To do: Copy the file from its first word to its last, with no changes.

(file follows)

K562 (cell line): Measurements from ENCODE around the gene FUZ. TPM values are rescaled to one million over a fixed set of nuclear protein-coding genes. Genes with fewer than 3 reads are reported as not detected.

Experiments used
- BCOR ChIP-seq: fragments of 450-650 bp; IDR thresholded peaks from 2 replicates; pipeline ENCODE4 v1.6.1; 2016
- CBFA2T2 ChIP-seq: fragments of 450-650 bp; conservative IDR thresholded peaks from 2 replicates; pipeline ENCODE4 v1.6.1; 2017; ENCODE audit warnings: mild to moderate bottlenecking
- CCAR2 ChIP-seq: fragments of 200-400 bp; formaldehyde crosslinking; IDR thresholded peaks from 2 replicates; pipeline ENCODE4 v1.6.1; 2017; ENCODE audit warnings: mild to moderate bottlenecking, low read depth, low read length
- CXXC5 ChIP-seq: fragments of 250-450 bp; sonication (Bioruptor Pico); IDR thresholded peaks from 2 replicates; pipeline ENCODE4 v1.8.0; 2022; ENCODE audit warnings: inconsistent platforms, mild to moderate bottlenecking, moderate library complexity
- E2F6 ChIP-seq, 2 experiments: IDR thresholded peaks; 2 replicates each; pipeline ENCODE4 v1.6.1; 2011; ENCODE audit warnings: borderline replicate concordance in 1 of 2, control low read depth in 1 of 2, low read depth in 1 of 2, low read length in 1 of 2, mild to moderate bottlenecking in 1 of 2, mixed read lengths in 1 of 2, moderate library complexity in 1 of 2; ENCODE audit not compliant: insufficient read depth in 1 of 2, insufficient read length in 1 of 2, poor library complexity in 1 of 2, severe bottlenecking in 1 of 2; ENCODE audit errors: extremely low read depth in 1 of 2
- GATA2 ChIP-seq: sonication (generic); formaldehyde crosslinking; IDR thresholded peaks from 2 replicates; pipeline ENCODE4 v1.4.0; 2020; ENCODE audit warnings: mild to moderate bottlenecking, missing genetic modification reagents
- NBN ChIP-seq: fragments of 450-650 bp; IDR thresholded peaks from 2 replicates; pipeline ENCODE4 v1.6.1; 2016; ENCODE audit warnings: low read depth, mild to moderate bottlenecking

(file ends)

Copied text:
K562 (cell line): Measurements from ENCODE around the gene FUZ. TPM values are rescaled to one million over a fixed set of nuclear protein-coding genes. Genes with fewer than 3 reads are reported as not detected.

Experiments used
- BCOR ChIP-seq: fragments of 450-650 bp; IDR thresholded peaks from 2 replicates; pipeline ENCODE4 v1.6.1; 2016
- CBFA2T2 ChIP-seq: fragments of 450-650 bp; conservative IDR thresholded peaks from 2 replicates; pipeline ENCODE4 v1.6.1; 2017; ENCODE audit warnings: mild to moderate bottlenecking
- CCAR2 ChIP-seq: fragments of 200-400 bp; formaldehyde crosslinking; IDR thresholded peaks from 2 replicates; pipeline ENCODE4 v1.6.1; 2017; ENCODE audit warnings: mild to moderate bottlenecking, low read depth, low read length
- CXXC5 ChIP-seq: fragments of 250-450 bp; sonication (Bioruptor Pico); IDR thresholded peaks from 2 replicates; pipeline ENCODE4 v1.8.0; 2022; ENCODE audit warnings: inconsistent platforms, mild to moderate bottlenecking, moderate library complexity
- E2F6 ChIP-seq, 2 experiments: IDR thresholded peaks; 2 replicates each; pipeline ENCODE4 v1.6.1; 2011; ENCODE audit warnings: borderline replicate concordance in 1 of 2, control low read depth in 1 of 2, low read depth in 1 of 2, low read length in 1 of 2, mild to moderate bottlenecking in 1 of 2, mixed read lengths in 1 of 2, moderate library complexity in 1 of 2; ENCODE audit not compliant: insufficient read depth in 1 of 2, insufficient read length in 1 of 2, poor library complexity in 1 of 2, severe bottlenecking in 1 of 2; ENCODE audit errors: extremely low read depth in 1 of 2
- GATA2 ChIP-seq: sonication (generic); formaldehyde crosslinking; IDR thresholded peaks from 2 replicates; pipeline ENCODE4 v1.4.0; 2020; ENCODE audit warnings: mild to moderate bottlenecking, missing genetic modification reagents
- NBN ChIP-seq: fragments of 450-650 bp; IDR thresholded peaks from 2 replicates; pipeline ENCODE4 v1.6.1; 2016; ENCODE audit warnings: low read depth, mild to moderate bottlenecking